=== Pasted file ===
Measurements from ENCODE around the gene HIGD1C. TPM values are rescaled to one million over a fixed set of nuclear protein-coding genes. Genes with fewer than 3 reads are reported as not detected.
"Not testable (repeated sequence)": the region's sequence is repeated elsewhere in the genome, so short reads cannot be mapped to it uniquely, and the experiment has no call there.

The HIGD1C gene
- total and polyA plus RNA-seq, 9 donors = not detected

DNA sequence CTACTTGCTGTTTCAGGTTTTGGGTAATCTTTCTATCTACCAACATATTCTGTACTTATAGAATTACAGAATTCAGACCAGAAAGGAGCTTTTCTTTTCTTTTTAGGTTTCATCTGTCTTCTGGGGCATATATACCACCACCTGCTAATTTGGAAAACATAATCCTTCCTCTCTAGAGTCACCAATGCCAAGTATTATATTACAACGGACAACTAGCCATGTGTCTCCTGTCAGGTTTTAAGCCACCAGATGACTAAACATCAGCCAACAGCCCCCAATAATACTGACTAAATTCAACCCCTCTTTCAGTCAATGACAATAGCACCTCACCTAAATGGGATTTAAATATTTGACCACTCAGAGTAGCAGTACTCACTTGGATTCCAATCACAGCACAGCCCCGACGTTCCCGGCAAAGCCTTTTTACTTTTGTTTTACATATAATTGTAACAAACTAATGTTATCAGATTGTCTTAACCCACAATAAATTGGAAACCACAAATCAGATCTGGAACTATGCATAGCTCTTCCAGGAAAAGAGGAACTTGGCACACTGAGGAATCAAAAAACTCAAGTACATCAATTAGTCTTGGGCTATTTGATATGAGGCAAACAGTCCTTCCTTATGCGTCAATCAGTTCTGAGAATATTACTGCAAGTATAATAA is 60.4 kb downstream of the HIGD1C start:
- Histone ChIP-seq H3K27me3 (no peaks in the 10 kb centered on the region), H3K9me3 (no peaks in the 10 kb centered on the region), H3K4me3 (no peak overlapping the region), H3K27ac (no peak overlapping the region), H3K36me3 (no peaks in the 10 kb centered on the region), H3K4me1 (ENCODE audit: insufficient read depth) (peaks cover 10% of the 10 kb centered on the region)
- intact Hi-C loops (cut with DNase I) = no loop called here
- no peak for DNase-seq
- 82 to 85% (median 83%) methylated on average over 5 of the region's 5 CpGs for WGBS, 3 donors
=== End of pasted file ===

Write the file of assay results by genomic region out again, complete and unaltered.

Measurements from ENCODE around the gene HIGD1C. TPM values are rescaled to one million over a fixed set of nuclear protein-coding genes. Genes with fewer than 3 reads are reported as not detected.
"Not testable (repeated sequence)": the region's sequence is repeated elsewhere in the genome, so short reads cannot be mapped to it uniquely, and the experiment has no call there.

The HIGD1C gene
- total and polyA plus RNA-seq, 9 donors = not detected

DNA sequence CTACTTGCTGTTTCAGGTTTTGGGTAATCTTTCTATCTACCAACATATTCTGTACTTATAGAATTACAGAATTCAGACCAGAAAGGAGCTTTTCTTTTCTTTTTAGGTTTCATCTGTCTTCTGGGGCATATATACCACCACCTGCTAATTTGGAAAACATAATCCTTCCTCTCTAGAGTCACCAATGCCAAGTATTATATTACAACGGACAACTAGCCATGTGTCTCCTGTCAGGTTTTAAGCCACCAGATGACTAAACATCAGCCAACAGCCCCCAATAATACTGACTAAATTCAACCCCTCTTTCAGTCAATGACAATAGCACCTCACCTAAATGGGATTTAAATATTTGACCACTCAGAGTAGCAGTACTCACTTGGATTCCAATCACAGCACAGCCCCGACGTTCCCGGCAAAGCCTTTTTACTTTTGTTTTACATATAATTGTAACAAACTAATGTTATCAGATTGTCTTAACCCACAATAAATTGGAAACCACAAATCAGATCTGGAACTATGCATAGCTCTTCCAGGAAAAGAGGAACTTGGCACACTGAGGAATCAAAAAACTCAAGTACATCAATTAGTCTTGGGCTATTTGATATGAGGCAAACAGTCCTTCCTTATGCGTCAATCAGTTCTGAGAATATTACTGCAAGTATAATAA is 60.4 kb downstream of the HIGD1C start:
- Histone ChIP-seq H3K27me3 (no peaks in the 10 kb centered on the region), H3K9me3 (no peaks in the 10 kb centered on the region), H3K4me3 (no peak overlapping the region), H3K27ac (no peak overlapping the region), H3K36me3 (no peaks in the 10 kb centered on the region), H3K4me1 (ENCODE audit: insufficient read depth) (peaks cover 10% of the 10 kb centered on the region)
- intact Hi-C loops (cut with DNase I) = no loop called here
- no peak for DNase-seq
- 82 to 85% (median 83%) methylated on average over 5 of the region's 5 CpGs for WGBS, 3 donors